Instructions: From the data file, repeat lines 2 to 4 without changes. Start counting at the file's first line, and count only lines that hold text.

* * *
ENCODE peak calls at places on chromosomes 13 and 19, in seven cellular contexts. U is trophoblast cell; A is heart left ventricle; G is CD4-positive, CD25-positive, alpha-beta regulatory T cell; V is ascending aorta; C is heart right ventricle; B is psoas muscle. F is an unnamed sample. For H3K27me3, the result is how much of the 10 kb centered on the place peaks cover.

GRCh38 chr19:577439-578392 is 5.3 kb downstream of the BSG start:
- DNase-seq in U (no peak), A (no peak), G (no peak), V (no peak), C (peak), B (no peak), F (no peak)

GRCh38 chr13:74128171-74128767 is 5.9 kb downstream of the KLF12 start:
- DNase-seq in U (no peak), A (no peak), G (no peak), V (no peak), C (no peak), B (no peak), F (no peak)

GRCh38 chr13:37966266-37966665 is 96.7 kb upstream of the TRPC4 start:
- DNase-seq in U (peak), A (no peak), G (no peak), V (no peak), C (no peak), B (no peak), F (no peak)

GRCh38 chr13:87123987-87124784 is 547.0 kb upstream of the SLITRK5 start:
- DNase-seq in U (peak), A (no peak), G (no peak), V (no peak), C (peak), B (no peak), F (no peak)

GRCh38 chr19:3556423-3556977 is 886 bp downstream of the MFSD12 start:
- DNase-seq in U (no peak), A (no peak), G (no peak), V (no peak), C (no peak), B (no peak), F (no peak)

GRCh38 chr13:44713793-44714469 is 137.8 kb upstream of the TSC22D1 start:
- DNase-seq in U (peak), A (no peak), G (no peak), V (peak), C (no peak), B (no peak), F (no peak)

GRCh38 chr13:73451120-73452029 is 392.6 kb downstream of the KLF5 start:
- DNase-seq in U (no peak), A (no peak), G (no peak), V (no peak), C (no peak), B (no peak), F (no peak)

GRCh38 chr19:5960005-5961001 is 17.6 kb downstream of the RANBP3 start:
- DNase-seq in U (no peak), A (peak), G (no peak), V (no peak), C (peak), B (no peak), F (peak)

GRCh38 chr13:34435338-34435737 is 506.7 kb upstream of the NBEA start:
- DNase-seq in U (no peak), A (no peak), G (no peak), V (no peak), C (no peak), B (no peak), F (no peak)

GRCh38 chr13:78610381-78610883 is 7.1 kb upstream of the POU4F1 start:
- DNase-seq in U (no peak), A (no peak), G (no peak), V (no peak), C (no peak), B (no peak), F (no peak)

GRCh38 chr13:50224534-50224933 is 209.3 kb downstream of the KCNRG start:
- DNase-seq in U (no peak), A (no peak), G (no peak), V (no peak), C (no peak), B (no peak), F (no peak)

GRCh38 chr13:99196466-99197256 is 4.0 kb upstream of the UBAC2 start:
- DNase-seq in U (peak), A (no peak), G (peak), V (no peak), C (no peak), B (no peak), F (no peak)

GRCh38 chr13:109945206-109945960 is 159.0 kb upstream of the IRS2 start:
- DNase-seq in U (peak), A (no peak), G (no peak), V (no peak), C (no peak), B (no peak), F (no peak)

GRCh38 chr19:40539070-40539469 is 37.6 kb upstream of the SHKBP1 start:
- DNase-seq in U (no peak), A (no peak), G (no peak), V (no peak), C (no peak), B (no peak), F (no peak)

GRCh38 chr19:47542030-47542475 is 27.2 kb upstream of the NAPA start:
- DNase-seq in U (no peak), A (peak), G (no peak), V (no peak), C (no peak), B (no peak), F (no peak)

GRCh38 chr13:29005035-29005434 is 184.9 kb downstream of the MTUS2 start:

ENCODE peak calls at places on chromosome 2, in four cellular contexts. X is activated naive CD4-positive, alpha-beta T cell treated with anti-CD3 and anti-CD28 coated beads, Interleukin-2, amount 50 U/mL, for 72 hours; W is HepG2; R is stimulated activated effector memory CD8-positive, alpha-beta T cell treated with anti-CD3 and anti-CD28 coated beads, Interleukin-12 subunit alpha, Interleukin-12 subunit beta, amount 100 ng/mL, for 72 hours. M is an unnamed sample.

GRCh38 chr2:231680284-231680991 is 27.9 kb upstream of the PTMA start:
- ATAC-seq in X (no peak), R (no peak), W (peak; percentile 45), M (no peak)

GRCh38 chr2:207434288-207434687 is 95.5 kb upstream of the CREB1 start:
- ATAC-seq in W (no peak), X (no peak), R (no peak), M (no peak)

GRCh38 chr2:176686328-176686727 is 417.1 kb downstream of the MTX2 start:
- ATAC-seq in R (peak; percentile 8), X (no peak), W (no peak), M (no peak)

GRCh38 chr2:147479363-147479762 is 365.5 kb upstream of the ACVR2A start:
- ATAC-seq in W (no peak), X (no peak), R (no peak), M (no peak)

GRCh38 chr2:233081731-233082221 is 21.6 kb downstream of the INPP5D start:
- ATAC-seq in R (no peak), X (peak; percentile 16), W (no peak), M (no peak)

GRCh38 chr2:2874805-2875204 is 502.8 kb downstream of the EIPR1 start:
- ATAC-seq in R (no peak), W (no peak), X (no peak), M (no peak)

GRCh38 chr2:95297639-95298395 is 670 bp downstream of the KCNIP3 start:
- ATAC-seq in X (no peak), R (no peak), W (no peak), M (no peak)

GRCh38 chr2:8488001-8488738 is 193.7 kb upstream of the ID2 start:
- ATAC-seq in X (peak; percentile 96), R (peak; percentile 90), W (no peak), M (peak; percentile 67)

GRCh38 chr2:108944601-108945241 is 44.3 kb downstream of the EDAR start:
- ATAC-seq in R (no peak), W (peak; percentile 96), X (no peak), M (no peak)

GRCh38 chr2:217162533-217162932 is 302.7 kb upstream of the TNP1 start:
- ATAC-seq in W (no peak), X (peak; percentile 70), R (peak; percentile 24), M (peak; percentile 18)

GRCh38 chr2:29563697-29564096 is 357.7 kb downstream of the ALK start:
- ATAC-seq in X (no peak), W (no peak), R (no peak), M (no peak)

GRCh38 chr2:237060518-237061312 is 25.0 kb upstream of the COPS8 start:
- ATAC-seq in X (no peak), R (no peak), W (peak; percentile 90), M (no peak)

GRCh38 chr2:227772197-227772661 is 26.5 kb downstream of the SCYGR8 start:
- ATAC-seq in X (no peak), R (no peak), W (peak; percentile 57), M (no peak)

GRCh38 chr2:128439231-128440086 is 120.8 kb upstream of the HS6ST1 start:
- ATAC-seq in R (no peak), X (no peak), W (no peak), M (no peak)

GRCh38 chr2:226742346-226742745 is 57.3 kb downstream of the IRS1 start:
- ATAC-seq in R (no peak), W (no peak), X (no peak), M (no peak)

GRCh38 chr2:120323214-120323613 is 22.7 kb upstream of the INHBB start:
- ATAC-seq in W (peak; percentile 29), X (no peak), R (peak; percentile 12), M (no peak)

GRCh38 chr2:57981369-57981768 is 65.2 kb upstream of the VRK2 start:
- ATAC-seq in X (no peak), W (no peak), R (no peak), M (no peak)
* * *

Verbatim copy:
GRCh38 chr19:577439-578392 is 5.3 kb downstream of the BSG start:
- DNase-seq in U (no peak), A (no peak), G (no peak), V (no peak), C (peak), B (no peak), F (no peak)

GRCh38 chr13:74128171-74128767 is 5.9 kb downstream of the KLF12 start: